Look for averages and trends in your data, and do your best to determine if the content you’re using is the best vehicle for delivering your brand’s message.

During the Research stage, adding more case studies, hosting a live event, and sharing more reviews could go a long way toward curing bottlenecking issues in your customer journey. Again, you won’t know until you try.

Other ideas include creating demonstration videos, offering a free assessment, quote, or consultation, or even a free trial.

Whatever you do, your goal should be to produce quality leads, not quantity. If the leads aren’t good, you’ll struggle to convert.

3. Enlist brand advocates.

You can grease the skids of your customer journey by taking advantage of your brand advocates. These are people who love what you do and are happy to share their positive experiences with potential customers.

Related: How to Get More 5-Star Online Reviews for Your Business

Sometimes the best people are ones who recently converted and are still high on your solution. Sometimes the best people are ones you’ve worked with for a long time. Either way, build on these relationships to keep their interest in your brand high.

You should also encourage them to talk about you more, leave reviews, or take part in a case study. You can do this by offering them a financial incentive (like a gift card or 50% off), free marketing (like a co-branded whitepaper or email), or some other perk.

With fans doing much of your marketing for you, your customer journey may become shorter and faster from top to bottom.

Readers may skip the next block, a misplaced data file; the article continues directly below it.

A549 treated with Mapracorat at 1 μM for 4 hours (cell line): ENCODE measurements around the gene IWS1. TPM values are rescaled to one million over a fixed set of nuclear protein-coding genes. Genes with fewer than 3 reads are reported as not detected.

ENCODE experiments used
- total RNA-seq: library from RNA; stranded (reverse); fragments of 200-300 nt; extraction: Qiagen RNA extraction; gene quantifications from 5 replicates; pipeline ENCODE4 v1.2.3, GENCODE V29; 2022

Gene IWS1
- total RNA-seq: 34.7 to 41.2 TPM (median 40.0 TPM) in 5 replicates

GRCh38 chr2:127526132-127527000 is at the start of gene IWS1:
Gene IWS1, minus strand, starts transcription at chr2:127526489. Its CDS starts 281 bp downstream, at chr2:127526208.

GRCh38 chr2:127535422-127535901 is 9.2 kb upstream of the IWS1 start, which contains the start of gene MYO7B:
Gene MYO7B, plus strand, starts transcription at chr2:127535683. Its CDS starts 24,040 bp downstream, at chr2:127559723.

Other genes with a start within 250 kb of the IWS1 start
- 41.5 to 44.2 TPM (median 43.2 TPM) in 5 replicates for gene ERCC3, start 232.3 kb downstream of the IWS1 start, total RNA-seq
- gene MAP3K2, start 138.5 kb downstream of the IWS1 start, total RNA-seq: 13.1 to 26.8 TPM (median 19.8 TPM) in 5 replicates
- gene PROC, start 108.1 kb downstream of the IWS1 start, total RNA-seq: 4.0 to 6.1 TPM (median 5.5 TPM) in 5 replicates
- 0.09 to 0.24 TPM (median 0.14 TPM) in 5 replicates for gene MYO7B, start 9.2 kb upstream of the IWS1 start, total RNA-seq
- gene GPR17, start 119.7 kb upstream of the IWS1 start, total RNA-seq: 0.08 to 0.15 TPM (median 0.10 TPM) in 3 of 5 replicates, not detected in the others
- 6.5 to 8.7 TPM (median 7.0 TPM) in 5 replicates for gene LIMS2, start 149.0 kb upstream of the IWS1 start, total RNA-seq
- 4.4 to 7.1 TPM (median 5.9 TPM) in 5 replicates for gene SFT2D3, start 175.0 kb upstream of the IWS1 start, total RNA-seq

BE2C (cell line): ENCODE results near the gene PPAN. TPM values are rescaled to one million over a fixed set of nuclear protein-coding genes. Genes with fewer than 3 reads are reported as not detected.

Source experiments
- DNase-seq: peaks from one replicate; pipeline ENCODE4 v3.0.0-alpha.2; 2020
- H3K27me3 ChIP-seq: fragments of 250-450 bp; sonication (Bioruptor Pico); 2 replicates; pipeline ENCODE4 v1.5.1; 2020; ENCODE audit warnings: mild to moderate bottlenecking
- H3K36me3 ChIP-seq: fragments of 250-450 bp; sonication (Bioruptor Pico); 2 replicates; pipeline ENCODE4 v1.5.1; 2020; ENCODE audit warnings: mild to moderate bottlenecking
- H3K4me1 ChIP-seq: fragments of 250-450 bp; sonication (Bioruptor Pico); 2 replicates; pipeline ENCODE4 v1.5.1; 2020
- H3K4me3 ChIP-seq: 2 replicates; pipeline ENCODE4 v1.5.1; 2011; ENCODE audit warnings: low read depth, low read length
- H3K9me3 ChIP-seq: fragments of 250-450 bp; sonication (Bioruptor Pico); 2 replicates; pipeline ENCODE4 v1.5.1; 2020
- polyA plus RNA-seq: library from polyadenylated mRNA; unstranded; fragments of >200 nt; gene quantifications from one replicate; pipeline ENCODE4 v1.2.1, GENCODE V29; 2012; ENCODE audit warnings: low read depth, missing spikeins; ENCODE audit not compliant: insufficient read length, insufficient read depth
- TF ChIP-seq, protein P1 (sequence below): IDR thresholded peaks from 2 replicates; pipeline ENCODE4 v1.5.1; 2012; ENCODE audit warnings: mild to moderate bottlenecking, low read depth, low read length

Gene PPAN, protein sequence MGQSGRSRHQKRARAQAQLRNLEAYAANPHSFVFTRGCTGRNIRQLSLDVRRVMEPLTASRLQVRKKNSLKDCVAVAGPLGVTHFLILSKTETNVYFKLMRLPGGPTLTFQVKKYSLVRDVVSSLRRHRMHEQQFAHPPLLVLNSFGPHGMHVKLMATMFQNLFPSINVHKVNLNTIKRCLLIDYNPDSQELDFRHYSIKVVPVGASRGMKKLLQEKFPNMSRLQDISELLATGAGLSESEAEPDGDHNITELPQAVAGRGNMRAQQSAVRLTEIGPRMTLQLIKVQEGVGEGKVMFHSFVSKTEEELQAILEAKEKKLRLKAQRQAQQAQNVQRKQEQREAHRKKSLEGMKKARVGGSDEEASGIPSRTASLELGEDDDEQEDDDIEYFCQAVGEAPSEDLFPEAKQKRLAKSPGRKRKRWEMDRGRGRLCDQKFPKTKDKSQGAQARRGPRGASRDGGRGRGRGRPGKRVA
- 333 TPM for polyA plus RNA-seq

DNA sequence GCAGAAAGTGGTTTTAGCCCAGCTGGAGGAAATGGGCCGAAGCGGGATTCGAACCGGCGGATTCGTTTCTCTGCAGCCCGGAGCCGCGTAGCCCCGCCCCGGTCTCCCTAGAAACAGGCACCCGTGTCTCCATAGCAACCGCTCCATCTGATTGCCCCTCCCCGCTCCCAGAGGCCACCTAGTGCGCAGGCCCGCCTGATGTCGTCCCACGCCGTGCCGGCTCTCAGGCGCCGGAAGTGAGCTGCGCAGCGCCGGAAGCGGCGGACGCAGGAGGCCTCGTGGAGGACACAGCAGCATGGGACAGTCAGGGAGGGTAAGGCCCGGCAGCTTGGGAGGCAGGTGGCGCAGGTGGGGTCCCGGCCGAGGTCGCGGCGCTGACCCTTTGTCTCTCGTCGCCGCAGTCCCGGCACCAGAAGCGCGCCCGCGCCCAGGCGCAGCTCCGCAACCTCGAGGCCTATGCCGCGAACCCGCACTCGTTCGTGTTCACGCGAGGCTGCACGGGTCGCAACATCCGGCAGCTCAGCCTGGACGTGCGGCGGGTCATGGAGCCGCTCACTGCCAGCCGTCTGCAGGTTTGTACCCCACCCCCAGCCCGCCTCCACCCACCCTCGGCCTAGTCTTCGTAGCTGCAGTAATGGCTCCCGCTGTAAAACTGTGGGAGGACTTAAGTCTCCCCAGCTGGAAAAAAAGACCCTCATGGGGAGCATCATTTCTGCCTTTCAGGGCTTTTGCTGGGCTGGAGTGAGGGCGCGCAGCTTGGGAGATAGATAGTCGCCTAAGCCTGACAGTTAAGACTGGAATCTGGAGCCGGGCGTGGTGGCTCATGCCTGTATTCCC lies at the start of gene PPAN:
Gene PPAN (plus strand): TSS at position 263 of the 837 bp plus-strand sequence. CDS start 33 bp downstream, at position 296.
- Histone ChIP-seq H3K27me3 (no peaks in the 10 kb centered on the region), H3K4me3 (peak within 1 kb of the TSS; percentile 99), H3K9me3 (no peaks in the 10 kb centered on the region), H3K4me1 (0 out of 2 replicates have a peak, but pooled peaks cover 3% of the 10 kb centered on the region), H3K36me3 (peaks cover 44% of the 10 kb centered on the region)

4. Overcome objections (barriers to entry).

Experiment with various elements on your pages, posts, and platforms to potentially overcome objections. Common problems include:

  • A complicated product or pricing structure
  • A product or service that doesn’t solve your targets’ problems
  • A company value system that doesn’t align with your targets’ values

A lot of this is easy to overcome by tweaking your messaging, or by moving elements around on the page. Machine learning can help in some cases.

Most of the time, though, the best thing to do is to ask customers (or potential customers) what’s missing. They'll tell you what they think, and then you can give it to them.

Final Tips for Successful Customer Journey Maps

Prospects rarely move in a straight line when interacting with your brand. Moving from Point A to Point B often involves missteps, double steps, and any combination in between.

That’s why developing a customer journey map is important. As you dig deeper and deeper into your customers’ patterns, you’ll get a microscopic look at each step a prospect takes - from their unique perspective.

This will help you keep your organization on the right track to increasing leads and conversions.

Related: 5 Steps to Drive Targeted Viewers to Your Website